TITLE: Huddersfield Thespians, Blithe Spirit



NOEL Coward’s high concept comedy is, like all of his works, difficult to bring off well. And the Thespians have not quite conquered the Master’s spooky satire. But there are good performances and the interest and suspense are maintained to the end.

Blithe Spirit, in which a self-centred author’s late first wife returns from her astral plane to haunt him to distraction, is – as one would expect from its author – a wordy play. This helps to account for a rather high prompt quotient on the first night, a problem which might be eliminated during its run. But the flow of the dialogue was halted mid-stream a little too often and this is not what one wants in a Noel Coward play.

Another problem was that verbal and visual “punch lines” at the culmination of several of the scenes fell flat. A little more energy and momentum might have solved this issue.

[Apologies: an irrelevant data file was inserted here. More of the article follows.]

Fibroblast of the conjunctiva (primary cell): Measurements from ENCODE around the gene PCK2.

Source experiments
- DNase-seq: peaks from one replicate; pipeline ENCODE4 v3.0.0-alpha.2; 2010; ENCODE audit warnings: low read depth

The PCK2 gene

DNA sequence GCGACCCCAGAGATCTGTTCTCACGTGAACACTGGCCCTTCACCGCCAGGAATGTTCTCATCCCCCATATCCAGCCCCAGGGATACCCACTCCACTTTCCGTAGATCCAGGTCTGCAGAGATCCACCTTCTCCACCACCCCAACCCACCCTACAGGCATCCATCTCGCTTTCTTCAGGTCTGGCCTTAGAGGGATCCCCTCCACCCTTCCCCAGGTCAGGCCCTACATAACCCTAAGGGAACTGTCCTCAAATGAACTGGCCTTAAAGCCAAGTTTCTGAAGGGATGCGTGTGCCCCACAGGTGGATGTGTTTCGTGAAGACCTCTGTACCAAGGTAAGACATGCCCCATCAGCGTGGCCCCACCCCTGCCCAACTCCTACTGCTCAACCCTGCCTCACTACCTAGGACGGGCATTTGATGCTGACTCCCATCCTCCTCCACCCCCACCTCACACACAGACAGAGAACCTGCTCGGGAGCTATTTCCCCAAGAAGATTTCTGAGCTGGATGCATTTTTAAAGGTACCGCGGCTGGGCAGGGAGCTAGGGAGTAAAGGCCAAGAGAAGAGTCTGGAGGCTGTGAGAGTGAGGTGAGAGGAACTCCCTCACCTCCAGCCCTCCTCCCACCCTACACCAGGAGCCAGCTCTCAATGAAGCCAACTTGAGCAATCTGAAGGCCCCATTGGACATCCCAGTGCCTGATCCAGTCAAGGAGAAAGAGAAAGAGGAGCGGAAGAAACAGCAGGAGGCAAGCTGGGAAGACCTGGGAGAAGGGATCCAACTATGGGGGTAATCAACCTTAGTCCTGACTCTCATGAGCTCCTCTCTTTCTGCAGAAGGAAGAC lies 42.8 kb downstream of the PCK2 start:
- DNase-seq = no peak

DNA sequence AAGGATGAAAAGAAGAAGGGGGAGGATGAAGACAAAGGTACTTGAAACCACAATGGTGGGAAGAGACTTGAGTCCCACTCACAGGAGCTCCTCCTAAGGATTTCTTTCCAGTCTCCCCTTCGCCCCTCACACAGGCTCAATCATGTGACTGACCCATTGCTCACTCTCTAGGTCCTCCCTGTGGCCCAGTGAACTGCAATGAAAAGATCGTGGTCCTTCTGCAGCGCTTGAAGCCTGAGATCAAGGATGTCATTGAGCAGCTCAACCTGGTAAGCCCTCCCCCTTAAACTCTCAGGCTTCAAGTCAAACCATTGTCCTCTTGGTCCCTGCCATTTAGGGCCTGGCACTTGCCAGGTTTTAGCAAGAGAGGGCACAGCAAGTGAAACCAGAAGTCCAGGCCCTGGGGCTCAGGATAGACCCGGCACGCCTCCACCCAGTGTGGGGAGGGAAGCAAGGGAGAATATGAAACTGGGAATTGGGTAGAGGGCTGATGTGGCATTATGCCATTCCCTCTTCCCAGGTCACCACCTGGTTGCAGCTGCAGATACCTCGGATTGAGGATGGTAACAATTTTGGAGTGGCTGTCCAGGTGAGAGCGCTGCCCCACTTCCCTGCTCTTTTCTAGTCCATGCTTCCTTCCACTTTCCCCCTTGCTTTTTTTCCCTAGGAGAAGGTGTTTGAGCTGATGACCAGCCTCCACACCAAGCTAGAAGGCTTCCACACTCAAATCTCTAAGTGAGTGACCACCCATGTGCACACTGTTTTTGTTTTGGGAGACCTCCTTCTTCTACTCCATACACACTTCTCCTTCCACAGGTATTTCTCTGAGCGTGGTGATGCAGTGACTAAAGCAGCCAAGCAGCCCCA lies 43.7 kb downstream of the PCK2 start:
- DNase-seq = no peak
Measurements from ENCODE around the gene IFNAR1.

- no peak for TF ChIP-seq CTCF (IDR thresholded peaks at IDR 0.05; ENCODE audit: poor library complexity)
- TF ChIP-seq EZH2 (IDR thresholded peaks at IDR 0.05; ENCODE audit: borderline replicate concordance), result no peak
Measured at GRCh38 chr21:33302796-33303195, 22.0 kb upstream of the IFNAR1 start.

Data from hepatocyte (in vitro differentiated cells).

There are good points about Alistair Cheetham’s production, however. The set works well – although some of the pictures on the wall looked a little too tattily suburban for a sophisticated household – and the make-up and costume for the ghostly Elvira and the various complications surrounding her manifestations are handled with real stagecraft.

In the role of this petulant phantom, as skittish and selfish in death as she was in life, Charlotte Cooper acts with excellence – as good a realisation of this part as one might find on any stage.

Playing the haunted author, Charles Condomine, Peter Cooper proves to be a most interesting and vivid actor, able to draw on endless reserves of exasperation and frustration. At the end of the play, he reveals his true personality with plenty of wit.Š

Moyra Miller displays equal accomplishment in the iconic role of Madame Arcarti, the rather muddled medium. As Ruth Condomine, Miriam Marsden gained in confidence as the production progressed and, at the end of the play, she and Elvira made an excellently entertaining and waspish double act.

We also have decent acting in the smaller roles – Alun Jones as a Dr Watson-ish Dr Bradman, Maureen Speight as Violet Bradman and Ruth Adams as the mousyŠmaid Edith, who suddenly becomes the fulcrum of the plot as Blithe Spirit nears its climax.

The play continues until Saturday, when there is also a matinee.